Comet flyby of Mars changed chemistry of atmosphere: NASA

NASA's Curiosity Mars Rover Finds Mineral Match

MAVEN Continues Mars Exploration Begun 50 Years Ago by Mariner 4

You can't get to Mars, but your name can

Virgin Galactic could resume test flights in six months

Risk-taker Branson battles to protect Virgin brand

Orion Takes Big Step Before Moving to the Launch Pad

India to launch unmanned crew module in December

China to build global quantum communication network in 2030

China's Lunar Orbiter Makes Safe Landing, First in 40 Years

China's First Lunar Return Mission A Stunning Success

China completes first mission to moon and back

ISS Agency Heads Issue Joint Statement

International Space Station astronauts put GoPro camera in a floating ball of water

Station Trio Prepares for Departure amid Ongoing Science

Students text International Space Station using a 20-foot antenna

Japanese Satellites Orbited as Part of Russia-Ukraine Program

Spaceflight partners with JAMSS to loft 8 CubeSats on JAXA mission

India to test fly bigger space vehicle next month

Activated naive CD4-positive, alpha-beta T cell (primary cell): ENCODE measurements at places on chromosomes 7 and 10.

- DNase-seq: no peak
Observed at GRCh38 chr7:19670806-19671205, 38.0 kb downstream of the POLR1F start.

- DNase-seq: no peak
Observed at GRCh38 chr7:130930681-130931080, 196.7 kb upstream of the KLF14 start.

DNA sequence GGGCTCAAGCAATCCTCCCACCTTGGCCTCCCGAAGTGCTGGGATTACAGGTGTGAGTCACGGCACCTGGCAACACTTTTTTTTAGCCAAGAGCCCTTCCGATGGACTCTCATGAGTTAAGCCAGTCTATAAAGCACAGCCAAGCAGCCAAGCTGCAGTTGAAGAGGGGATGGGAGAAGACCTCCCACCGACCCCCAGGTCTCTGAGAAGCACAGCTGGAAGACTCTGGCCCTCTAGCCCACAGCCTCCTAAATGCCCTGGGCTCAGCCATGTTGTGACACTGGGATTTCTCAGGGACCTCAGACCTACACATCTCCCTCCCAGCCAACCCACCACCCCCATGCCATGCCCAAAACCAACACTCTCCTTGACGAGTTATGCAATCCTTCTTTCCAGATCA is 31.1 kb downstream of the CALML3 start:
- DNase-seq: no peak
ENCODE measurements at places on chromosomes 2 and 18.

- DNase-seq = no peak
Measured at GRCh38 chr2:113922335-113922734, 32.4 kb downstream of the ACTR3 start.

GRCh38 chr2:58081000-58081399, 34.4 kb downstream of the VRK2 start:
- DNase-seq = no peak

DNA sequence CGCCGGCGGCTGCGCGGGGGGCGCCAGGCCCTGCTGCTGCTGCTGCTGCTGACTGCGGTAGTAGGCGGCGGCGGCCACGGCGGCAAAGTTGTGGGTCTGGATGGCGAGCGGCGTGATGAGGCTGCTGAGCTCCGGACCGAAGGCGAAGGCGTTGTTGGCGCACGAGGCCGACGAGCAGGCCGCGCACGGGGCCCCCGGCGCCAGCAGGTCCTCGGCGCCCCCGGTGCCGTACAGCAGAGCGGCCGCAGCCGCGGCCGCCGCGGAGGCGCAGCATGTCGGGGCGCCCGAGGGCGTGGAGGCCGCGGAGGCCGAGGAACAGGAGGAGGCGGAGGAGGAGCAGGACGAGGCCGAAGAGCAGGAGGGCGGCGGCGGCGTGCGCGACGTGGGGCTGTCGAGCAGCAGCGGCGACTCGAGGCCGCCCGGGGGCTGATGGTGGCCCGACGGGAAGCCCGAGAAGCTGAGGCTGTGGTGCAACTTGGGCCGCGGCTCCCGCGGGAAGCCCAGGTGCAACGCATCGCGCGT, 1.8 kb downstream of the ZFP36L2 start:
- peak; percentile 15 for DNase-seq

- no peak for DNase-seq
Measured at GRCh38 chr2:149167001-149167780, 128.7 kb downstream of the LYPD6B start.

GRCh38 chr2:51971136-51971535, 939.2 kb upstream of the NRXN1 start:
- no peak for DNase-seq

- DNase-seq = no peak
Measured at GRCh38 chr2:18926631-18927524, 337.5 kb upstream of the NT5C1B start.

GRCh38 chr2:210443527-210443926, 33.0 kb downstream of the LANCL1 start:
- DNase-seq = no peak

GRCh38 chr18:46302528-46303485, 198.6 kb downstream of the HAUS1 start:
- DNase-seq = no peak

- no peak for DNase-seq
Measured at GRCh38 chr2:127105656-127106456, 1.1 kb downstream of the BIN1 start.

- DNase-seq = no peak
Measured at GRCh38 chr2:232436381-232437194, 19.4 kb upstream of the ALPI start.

Soyuz Installed at Baikonur, Expected to Launch Wednesday

NASA's Hubble Surveys Debris-Strewn Exoplanetary Construction Yards

Peering into Planetary Atmospheres

VLTI detects exozodiacal light

Yale finds a planet that won't stick to a schedule

French watchdog urges no 3D for under sixes

ESA space ferry moves ISS to avoid debris

Lockheed Martin partners for space debris research

EIAST and AUS launch UAE's first CubeSat Mission Nayif-1

The content herein, unless otherwise known to be public domain, are Copyright 1995-2014 - Space Media Network. All websites are published in Australia and are solely subject to Australian law and governed by Fair Use principals for news reporting and research purposes. AFP, UPI and IANS news wire stories are copyright Agence France-Presse, United Press International and Indo-Asia News Service. ESA news reports are copyright European Space Agency. All NASA sourced material is public domain. Additional copyrights may apply in whole or part to other bona fide parties. Advertising does not imply endorsement, agreement or approval of any opinions, statements or information provided by Space Media Network on any Web page published or hosted by Space Media Network. Privacy Statement All images and articles appearing on Space Media Network have been edited or digitally altered in some way. Any requests to remove copyright material will be acted upon in a timely and appropriate manner. Any attempt to extort money from Space Media Network will be ignored and reported to Australian Law Enforcement Agencies as a potential case of financial fraud involving the use of a telephonic carriage device or postal service.